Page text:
Kentucky Covid-19 hospitalizations have biggest one-day drop in months; virus new-case rate keeps falling but remains 2nd in U.S.

New York Times graphs show Kentucky’s new-case rate is second highest. Click on image to enlarge.

By Melissa Patrick
Kentucky Health News

New coronavirus cases, Covid-19 hospitalizations and percentage of positive tests continued dropping in Kentucky Friday, but the state’s seven-day rate of new cases remained one of the highest in the nation.

The state reported 8,376 new coronavirus cases Friday, which reduced the seven-day rolling average by more than 100, to 7,636 per day. Of those, 20% were in people 18 and younger, a drop from earlier in the week when then rate was running around 28%.

The seven-day infection rate dropped to 135.68 daily cases per 100,000 residents, from 157.17 on Thursday. Kentucky’s rate continues to rank second among the states even with a 25% drop in cases in the last 14 days, because other states’ rates have declined faster, according to The New York Times. 

The share of Kentuckians testing positive for the virus in the past seven days dropped again, to 24.71%. This rate does not include any at-home tests.

One of the best ways to see the impact of Covid-19 on a community is to look at hospitalizations, and the good news is that they are continuing to decline.

Kentucky hospitals reported 2,345 Covid-19 patients Friday, 98 fewer than Thursday. This 4% drop is the largest one-day drop since several similar drops in late September and early October as the Delta surge waned.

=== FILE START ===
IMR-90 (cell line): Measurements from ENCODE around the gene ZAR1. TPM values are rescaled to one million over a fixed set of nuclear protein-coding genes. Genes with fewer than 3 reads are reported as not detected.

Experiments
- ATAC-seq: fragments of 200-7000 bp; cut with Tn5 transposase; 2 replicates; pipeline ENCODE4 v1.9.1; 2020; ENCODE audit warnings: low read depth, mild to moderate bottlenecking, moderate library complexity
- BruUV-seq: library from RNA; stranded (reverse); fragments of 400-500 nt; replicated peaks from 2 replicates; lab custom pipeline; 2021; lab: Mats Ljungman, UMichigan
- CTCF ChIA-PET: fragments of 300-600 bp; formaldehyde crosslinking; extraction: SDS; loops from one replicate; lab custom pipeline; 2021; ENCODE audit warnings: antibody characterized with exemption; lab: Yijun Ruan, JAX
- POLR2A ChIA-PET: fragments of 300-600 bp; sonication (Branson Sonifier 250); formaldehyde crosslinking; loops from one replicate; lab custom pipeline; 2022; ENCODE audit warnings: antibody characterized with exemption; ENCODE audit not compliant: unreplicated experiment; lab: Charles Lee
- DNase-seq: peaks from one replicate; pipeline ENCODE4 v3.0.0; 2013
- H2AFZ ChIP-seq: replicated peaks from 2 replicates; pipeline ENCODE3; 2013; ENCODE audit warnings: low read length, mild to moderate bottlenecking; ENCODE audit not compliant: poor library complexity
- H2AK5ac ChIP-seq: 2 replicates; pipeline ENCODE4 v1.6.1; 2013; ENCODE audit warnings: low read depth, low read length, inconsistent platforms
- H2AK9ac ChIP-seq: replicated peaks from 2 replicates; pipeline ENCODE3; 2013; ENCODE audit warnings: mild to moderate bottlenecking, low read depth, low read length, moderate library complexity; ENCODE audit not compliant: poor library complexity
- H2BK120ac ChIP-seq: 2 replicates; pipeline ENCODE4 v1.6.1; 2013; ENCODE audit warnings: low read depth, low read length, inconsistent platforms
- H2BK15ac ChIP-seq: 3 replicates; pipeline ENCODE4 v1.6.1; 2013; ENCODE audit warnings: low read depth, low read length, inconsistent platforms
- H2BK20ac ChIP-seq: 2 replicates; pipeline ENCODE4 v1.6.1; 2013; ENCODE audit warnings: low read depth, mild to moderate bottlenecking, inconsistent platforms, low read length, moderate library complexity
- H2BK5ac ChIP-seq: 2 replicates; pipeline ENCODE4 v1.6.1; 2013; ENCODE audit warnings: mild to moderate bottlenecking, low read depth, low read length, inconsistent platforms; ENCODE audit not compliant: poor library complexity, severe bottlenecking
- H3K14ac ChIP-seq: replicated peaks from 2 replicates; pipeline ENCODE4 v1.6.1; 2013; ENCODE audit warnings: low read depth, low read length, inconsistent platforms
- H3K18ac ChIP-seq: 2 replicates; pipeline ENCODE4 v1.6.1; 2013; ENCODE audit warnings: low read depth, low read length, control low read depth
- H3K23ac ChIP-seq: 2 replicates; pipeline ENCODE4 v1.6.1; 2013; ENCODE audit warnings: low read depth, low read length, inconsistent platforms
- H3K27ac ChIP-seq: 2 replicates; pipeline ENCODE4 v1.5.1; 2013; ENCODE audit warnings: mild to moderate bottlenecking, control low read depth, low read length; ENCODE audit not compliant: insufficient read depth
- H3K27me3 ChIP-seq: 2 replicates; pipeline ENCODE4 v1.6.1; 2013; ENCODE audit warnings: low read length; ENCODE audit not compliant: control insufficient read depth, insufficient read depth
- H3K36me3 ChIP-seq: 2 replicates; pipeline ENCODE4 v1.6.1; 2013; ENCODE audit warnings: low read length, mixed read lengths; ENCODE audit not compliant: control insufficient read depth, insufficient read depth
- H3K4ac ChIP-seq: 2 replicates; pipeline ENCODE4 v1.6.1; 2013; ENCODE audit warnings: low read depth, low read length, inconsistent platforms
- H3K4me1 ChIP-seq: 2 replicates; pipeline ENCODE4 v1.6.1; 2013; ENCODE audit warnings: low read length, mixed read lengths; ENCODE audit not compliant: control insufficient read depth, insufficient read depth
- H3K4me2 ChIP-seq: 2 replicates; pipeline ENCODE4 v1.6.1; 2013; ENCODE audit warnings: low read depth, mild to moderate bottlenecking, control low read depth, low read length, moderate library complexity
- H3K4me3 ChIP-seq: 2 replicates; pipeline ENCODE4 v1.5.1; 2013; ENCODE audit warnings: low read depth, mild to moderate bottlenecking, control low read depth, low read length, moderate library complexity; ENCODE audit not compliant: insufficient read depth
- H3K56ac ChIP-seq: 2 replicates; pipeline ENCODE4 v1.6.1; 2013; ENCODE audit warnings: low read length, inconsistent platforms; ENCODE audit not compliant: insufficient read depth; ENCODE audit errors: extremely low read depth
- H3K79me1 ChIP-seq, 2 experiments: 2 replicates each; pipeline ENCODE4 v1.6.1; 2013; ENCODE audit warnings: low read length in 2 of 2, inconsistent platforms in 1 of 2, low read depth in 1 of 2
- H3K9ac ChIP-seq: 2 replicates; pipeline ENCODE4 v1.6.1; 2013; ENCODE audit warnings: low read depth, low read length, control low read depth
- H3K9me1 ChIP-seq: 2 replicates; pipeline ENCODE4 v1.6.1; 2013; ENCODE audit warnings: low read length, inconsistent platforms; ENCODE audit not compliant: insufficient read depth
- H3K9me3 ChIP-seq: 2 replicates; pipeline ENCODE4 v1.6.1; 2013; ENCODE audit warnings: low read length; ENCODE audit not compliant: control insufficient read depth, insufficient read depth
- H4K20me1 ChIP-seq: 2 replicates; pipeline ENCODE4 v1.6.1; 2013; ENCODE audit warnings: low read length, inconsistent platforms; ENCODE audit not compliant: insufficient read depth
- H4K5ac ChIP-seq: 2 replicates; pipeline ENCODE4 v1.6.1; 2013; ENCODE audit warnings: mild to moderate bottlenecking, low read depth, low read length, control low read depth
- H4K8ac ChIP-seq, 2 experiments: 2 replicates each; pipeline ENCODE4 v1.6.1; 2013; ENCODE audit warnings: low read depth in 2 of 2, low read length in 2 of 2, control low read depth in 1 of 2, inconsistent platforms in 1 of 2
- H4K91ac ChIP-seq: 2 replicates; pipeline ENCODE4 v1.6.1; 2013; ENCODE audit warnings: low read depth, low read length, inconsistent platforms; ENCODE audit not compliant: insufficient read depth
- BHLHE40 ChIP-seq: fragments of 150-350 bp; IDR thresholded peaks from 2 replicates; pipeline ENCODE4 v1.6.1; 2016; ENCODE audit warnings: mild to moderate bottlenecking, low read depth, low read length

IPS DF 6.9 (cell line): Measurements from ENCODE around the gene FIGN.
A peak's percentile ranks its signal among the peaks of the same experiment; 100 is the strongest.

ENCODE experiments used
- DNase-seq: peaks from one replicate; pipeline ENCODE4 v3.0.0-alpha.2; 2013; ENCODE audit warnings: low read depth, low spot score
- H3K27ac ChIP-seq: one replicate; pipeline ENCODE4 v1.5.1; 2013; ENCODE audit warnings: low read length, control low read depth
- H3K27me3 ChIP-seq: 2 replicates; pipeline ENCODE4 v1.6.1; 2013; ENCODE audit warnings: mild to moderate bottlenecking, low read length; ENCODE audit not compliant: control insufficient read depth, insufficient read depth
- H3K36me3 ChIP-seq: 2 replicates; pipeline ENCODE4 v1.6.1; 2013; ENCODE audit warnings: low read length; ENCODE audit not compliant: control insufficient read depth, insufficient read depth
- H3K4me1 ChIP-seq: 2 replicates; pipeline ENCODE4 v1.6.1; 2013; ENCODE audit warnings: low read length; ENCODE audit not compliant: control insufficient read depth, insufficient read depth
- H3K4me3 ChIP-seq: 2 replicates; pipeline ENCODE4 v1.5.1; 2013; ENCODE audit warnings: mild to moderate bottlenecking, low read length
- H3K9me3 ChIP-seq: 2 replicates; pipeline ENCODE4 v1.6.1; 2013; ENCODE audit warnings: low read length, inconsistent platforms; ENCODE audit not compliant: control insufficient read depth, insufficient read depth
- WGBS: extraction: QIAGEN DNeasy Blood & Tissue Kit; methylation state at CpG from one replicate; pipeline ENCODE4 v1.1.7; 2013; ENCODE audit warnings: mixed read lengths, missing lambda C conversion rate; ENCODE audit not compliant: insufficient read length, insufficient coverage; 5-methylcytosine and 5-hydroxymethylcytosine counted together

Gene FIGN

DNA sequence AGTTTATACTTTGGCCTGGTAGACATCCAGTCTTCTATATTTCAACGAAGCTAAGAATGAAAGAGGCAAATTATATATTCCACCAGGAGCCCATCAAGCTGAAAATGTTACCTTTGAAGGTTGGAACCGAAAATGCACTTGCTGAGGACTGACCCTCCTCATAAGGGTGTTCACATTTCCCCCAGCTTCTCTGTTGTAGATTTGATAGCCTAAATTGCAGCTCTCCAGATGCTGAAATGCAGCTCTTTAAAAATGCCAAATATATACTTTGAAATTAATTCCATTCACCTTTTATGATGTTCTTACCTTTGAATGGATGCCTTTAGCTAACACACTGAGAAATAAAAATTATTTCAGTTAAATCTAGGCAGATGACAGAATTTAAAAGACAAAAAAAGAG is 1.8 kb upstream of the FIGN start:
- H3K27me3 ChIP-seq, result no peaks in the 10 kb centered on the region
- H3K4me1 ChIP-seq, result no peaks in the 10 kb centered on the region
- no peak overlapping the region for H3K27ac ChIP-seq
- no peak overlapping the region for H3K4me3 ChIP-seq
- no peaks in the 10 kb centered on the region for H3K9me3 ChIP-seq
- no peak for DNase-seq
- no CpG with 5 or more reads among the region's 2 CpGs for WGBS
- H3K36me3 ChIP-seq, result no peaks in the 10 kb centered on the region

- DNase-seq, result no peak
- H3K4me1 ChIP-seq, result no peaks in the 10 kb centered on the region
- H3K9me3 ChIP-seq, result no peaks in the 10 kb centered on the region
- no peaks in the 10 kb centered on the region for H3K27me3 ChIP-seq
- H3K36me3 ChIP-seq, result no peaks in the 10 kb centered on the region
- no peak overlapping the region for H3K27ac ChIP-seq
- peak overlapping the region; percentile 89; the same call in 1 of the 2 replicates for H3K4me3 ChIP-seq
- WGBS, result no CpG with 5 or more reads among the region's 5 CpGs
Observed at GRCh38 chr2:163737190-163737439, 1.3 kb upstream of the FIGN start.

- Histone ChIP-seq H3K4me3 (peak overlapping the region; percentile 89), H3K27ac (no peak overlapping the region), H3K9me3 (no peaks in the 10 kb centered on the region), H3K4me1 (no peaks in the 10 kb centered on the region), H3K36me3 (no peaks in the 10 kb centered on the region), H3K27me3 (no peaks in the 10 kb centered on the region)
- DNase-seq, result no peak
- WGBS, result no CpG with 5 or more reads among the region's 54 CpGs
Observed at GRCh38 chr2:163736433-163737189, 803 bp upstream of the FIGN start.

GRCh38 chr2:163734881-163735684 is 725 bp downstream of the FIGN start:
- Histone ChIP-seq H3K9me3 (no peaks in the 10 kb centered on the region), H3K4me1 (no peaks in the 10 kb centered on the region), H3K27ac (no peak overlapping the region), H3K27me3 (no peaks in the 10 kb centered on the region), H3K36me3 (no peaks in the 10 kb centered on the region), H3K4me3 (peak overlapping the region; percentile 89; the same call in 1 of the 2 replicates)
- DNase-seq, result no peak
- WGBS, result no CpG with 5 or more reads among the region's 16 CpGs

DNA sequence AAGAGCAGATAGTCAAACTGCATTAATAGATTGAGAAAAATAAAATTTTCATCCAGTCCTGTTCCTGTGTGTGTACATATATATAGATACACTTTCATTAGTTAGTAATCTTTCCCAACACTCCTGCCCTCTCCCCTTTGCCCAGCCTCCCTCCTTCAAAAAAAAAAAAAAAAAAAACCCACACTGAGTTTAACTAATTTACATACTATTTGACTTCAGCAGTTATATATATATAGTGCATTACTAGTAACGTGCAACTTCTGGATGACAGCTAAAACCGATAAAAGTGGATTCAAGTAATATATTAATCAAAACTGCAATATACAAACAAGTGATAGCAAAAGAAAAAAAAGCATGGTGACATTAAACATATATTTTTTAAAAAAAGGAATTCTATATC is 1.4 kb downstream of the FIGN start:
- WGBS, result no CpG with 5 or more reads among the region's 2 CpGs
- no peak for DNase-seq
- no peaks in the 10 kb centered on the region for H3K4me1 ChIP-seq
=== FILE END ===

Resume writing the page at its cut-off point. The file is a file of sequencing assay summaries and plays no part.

Hospitals reported 422 Covid-19 patients in intensive care, only 18% of the total, the lowest in the 17 months Kentucky Health News has been tracking this metric; and 215 on mechanical ventilation.

Nine of the state’s 10 hospital regions are using at least 80% of their intensive care unit capacity, with four of them above 90%.

Kentucky reported 37 more Covid-19 deaths, bringing its pandemic death toll to 13,063. Two of the victims were 33 and 34 years old, Gov. Andy Beshear said on Facebook. Nationwide, the pandemic death toll hit 900,000 people on Friday, less than two months after passing the 800,000 mark.

In January, Covid-19 became the No. 2 leading cause of death in the U.S., behind heart disease, according to the Kaiser Family Foundation. Heart disease is killing an average of 2,103 people every day and Covid-19 is killing 1,905 people every day. The third leading cause of death is cancer, killing 1,642 a day.

The best protection against hospitalization and death continues to be a vaccination and booster shot, but vaccination rates in Kentucky vary, with many counties still below 40% of residents with even one dose.

Statewide, 64% of Kentuckians have received at least one dose; 55% are fully vaccinated, not including boosters; and 42% are boosted, which provides reliable protection against the prevailing variant of the virus.

The pace of vaccinations in Kentucky has slowed for most of the last two months. The seven-day average has dropped to 5,032 per day, about half what it was two weeks ago and less than a third of what it was a month ago.

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